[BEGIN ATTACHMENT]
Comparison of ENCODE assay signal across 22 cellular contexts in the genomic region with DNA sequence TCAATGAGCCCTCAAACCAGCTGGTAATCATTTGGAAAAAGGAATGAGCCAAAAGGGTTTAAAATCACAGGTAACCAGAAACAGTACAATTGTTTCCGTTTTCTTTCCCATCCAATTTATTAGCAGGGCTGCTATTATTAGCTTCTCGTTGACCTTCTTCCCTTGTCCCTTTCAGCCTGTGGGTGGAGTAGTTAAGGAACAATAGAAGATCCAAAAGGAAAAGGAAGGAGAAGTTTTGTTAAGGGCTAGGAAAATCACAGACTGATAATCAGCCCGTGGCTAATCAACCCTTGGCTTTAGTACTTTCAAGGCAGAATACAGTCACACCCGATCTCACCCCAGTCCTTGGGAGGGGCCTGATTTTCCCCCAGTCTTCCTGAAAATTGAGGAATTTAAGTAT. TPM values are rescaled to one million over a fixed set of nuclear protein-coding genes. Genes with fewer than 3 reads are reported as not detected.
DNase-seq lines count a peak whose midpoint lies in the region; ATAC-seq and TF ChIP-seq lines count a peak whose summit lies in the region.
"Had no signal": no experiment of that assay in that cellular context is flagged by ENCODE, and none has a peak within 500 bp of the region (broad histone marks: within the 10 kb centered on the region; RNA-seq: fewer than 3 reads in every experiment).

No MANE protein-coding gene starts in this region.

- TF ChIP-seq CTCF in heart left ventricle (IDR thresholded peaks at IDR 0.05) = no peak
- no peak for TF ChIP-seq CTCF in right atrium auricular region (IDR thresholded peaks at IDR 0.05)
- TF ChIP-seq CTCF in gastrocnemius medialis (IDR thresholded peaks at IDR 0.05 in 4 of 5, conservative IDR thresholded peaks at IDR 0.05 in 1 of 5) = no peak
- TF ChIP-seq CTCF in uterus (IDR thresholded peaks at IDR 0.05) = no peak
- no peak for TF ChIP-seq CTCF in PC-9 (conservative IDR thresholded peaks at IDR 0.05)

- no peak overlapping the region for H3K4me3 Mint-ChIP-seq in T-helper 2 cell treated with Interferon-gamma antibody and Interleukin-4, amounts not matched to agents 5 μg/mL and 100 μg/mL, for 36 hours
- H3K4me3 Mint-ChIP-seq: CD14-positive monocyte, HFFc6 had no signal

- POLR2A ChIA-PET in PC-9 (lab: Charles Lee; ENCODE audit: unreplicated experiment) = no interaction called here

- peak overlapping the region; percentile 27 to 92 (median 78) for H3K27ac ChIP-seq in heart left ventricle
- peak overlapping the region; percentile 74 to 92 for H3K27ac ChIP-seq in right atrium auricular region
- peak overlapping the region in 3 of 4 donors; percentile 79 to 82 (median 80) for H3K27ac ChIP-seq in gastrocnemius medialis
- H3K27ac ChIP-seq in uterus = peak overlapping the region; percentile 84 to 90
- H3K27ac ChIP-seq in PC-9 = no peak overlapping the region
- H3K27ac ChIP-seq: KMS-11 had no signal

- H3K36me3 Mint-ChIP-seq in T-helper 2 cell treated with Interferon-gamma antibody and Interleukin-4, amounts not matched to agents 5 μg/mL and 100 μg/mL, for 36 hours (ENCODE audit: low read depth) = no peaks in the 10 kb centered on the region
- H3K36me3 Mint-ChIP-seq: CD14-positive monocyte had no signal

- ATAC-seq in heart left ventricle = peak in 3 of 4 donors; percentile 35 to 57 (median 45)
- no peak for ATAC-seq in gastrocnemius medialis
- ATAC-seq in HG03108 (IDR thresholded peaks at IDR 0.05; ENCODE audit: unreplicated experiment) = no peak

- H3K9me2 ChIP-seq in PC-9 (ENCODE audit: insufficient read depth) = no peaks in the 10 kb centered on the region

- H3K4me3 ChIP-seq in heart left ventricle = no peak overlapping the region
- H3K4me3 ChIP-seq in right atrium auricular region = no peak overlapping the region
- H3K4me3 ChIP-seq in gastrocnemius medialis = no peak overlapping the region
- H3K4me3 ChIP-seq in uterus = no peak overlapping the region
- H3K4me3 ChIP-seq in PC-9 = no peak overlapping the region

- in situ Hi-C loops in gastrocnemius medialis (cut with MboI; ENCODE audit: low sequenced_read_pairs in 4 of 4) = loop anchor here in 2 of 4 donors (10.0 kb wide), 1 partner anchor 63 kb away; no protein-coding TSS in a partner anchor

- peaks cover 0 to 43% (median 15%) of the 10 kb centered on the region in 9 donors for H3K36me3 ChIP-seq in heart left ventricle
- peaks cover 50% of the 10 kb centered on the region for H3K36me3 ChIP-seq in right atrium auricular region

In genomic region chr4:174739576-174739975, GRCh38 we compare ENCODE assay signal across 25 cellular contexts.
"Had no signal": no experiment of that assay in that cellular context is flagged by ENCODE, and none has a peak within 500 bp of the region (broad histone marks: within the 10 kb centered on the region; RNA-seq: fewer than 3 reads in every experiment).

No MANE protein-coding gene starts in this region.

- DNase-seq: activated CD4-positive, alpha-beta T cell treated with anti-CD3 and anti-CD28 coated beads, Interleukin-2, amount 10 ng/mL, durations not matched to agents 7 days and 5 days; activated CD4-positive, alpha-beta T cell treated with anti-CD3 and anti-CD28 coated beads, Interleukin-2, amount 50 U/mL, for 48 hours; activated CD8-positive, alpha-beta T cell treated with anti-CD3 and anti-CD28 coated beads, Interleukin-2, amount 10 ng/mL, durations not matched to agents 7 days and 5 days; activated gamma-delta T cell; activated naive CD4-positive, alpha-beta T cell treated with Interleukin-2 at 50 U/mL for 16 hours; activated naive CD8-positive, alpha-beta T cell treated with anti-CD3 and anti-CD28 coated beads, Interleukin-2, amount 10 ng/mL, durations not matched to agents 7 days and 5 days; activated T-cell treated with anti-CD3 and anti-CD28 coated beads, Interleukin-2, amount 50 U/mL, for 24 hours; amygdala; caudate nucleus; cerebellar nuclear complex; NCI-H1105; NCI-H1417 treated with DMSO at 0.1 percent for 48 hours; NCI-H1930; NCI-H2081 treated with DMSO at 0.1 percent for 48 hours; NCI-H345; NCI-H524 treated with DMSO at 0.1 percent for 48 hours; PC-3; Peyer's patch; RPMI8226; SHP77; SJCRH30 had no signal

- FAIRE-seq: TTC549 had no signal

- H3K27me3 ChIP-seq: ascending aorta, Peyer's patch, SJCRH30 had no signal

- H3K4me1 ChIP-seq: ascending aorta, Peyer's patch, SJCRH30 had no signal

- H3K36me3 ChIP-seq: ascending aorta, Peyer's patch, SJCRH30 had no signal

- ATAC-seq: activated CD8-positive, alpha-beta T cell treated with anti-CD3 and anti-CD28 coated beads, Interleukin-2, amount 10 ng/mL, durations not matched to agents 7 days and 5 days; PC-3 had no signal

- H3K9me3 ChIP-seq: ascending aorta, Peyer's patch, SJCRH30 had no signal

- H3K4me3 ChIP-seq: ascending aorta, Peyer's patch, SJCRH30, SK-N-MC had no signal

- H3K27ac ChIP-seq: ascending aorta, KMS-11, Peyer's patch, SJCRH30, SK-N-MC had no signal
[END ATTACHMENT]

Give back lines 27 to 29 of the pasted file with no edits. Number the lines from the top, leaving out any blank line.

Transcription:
- H3K4me3 ChIP-seq in gastrocnemius medialis = no peak overlapping the region
- H3K4me3 ChIP-seq in uterus = no peak overlapping the region
- H3K4me3 ChIP-seq in PC-9 = no peak overlapping the region